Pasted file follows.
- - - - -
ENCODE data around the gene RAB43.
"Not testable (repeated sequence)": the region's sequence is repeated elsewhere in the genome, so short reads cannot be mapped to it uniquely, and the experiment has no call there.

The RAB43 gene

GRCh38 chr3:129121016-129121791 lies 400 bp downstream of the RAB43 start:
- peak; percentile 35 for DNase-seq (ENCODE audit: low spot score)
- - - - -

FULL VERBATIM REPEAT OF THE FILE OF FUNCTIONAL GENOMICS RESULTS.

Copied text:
ENCODE data around the gene RAB43.
"Not testable (repeated sequence)": the region's sequence is repeated elsewhere in the genome, so short reads cannot be mapped to it uniquely, and the experiment has no call there.

The RAB43 gene

GRCh38 chr3:129121016-129121791 lies 400 bp downstream of the RAB43 start:
- peak; percentile 35 for DNase-seq (ENCODE audit: low spot score)